Even if you're not specifically looking for a flashier title or more money, these tips will help you become - or remain - a valued employee.
You've put in your time, paid your dues, you go above and beyond expectations, and you have a great relationship with your boss. So, why are you still in the same job you've been at for the past five years? It's probably down to the fact that asking for a promotion, whether at review time or at a time you deem most opportune, can be tricky.
It’s a topic that evokes a depth of emotion, causing intelligent people to question their worth, drawing out insecurities in even the most confident people. But putting yourself out there is one of the most important things you can do for your career, and - luckily - the decision doesn't just come down to what you say in that all-important interview.
Whether it’s a brand new role at your company, a position that’s been left vacant by an employee who’s moved on or the realisation that your job title (and pay) doesn't even begin to cover your worth, climbing up a level will require a little work—beyond just crossing your fingers and hoping that your boss notices your constant and consistent solid work.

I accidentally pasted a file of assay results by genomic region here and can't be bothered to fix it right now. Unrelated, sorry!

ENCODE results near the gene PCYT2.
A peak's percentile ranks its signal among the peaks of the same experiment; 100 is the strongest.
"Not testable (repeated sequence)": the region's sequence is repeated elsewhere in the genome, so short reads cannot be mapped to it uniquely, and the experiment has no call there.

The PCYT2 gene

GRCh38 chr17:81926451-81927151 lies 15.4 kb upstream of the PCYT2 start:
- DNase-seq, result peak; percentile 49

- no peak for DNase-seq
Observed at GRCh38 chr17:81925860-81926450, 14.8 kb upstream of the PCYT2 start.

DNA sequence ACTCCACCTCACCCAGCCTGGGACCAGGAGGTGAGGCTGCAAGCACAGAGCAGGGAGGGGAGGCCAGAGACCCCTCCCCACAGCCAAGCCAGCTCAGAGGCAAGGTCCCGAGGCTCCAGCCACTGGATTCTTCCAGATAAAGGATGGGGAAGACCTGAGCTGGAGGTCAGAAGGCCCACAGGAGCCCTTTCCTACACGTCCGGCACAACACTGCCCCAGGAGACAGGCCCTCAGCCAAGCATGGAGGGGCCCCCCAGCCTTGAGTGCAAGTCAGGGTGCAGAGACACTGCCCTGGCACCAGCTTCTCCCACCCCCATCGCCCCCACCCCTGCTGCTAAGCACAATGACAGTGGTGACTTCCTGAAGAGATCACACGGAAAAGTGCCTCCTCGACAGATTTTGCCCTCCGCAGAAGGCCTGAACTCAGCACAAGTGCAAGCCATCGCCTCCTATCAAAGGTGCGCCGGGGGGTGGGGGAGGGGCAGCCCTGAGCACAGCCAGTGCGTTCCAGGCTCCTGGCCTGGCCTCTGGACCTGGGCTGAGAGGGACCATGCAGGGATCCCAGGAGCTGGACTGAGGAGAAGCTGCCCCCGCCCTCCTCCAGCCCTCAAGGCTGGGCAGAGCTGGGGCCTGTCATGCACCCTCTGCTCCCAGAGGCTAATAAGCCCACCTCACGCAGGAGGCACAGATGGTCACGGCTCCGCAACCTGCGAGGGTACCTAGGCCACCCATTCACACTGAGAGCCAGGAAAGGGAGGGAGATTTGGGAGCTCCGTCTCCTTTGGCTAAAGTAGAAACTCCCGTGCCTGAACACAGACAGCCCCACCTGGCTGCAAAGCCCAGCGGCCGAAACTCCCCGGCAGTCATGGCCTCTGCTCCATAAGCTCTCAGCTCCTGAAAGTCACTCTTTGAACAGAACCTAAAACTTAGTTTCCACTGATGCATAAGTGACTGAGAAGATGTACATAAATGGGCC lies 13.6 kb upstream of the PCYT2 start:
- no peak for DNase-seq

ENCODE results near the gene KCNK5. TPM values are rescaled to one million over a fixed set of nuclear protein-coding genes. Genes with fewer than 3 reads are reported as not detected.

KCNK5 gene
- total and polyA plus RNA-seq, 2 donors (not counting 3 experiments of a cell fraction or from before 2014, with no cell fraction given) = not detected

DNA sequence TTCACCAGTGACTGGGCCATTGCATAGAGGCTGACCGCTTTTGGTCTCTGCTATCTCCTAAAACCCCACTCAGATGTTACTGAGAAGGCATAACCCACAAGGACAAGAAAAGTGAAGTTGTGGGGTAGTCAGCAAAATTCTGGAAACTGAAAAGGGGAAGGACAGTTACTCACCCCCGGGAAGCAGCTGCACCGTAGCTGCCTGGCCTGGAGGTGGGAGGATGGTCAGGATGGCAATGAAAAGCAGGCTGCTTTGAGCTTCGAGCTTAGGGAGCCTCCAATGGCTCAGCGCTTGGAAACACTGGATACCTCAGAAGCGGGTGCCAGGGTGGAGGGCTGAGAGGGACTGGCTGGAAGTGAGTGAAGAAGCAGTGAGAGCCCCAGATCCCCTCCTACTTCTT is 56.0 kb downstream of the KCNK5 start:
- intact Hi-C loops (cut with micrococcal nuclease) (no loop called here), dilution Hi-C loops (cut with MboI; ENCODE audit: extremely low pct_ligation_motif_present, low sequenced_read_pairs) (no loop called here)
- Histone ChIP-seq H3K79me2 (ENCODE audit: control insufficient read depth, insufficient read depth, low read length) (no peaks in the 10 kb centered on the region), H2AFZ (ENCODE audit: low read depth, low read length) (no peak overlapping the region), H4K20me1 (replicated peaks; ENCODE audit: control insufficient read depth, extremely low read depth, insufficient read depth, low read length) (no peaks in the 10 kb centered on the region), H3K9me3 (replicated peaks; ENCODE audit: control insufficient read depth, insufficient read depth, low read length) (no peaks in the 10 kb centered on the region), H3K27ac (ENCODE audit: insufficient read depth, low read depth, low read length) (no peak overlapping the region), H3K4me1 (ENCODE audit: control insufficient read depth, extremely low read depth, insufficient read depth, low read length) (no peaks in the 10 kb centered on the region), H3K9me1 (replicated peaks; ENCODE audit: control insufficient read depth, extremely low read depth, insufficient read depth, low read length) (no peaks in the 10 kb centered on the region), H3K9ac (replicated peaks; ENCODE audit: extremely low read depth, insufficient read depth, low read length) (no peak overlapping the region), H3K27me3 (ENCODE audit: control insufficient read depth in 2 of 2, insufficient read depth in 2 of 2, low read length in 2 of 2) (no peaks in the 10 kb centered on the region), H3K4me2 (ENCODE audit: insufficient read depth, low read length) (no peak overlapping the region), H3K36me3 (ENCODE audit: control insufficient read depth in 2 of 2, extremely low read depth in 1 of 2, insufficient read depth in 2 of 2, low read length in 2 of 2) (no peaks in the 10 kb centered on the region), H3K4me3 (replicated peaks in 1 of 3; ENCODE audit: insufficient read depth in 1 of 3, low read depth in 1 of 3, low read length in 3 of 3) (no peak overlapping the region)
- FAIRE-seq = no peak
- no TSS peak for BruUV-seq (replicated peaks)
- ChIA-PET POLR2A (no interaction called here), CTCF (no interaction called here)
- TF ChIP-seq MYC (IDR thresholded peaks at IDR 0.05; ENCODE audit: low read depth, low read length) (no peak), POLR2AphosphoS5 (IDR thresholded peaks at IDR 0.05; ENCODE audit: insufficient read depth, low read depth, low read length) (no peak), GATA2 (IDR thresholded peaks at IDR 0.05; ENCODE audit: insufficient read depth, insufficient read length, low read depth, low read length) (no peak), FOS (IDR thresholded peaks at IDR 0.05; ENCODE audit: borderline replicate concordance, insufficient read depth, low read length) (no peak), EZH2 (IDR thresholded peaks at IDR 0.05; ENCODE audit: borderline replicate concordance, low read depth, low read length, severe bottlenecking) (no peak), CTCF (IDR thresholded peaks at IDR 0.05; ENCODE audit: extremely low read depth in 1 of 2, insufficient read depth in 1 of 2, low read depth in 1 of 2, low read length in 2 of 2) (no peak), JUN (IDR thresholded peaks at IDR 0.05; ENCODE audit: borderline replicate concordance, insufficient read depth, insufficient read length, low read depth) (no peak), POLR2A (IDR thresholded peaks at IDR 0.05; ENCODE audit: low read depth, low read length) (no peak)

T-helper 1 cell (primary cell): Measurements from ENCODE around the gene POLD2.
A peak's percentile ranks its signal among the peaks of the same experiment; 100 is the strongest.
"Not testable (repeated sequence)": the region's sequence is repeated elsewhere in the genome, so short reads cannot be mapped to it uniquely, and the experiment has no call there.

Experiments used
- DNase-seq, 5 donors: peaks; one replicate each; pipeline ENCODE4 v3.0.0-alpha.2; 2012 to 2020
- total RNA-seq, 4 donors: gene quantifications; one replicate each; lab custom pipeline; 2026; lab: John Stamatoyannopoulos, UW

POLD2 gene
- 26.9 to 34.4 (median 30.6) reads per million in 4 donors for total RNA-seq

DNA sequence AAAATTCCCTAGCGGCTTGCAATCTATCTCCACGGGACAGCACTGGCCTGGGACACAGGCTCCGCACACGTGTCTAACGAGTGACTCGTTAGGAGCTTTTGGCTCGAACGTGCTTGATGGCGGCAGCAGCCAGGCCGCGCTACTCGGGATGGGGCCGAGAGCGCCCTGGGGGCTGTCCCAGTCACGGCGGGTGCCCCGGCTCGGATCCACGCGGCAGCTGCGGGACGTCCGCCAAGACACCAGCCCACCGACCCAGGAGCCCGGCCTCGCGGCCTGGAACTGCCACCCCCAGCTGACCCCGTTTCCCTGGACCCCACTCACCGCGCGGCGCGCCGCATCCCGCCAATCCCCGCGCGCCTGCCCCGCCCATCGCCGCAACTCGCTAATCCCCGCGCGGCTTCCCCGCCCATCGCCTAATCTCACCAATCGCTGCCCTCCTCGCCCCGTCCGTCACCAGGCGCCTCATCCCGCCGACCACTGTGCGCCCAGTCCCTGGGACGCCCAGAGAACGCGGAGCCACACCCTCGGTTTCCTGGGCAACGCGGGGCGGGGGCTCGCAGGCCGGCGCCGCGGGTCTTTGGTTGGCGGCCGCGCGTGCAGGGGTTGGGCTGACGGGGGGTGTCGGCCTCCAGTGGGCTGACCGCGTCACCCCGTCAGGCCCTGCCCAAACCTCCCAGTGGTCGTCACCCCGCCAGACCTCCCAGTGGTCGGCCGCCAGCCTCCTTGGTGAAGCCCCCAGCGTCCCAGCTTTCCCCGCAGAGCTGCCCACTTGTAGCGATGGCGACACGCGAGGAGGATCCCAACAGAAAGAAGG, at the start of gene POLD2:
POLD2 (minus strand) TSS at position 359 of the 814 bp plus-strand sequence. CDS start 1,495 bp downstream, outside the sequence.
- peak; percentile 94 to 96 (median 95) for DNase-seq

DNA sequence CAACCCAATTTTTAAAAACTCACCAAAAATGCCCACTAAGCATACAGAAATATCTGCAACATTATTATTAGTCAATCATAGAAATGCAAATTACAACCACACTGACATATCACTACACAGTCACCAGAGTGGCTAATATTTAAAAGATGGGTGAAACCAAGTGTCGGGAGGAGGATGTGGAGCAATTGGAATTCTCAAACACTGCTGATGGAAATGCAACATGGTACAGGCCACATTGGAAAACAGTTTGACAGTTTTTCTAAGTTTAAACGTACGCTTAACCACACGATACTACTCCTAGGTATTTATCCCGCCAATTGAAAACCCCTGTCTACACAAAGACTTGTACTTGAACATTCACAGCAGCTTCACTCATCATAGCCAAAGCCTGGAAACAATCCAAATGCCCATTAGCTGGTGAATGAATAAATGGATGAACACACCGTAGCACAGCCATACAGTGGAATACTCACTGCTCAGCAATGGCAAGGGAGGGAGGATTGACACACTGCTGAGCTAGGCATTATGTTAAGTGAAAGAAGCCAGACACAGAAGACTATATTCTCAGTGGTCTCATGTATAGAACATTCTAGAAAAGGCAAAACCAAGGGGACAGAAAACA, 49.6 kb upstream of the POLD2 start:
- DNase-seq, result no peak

Keep scrolling for what to do before, during and after the big talk to get that 'you're hired' from your boss...
While this first step might seem obvious, it’s one that’s often missed. But, it’s important - and, if you operate under the belief that your supervisor can read your mind and therefore is well aware of your long-term career goals, you’re only setting yourself up for disappointment.
When a position opens up - or even if you just want to have an honest and forthright conversation about your future and potential opportunities for growth with your company - it’s important that you make your desires clearly known to your manager.
In the case of a promotion on the table, clearly, express your desire to be considered for the open role. After all, if you skip this essential step, the rest of this article will be irrelevant.
Arrive First, Leave Last
Skating by on the bare minimum won’t get you promoted - it won't even get you noticed. Instead, you need to prove you’re willing to roll up your sleeves and go the extra mile for your company.
If a project crops up that needs some extra hands, volunteer to step in. If your co-worker is piled under an overwhelming stack of work, offer to lend a hand. If there a few things you can take off your boss' plate to make their life that bit easier, go for it. Sure it might mean earlier starts and/or later nights but make no mistake - bosses are fully aware of the employees who work harder than anyone else and genuinely care about the future of the business meaning you'll be the first person they think of as a potential candidate for that promotion.
Know Your Worth
We interrupt this career advice to remind you about self-care. Research shows that women ask for promotions 85% less often than their male counterparts and, on average, ask for 30% less money than men. Although money shouldn’t be discussed until you’ve actually been offered the promotion, it’s essential to be prepared for the conversation should it come up.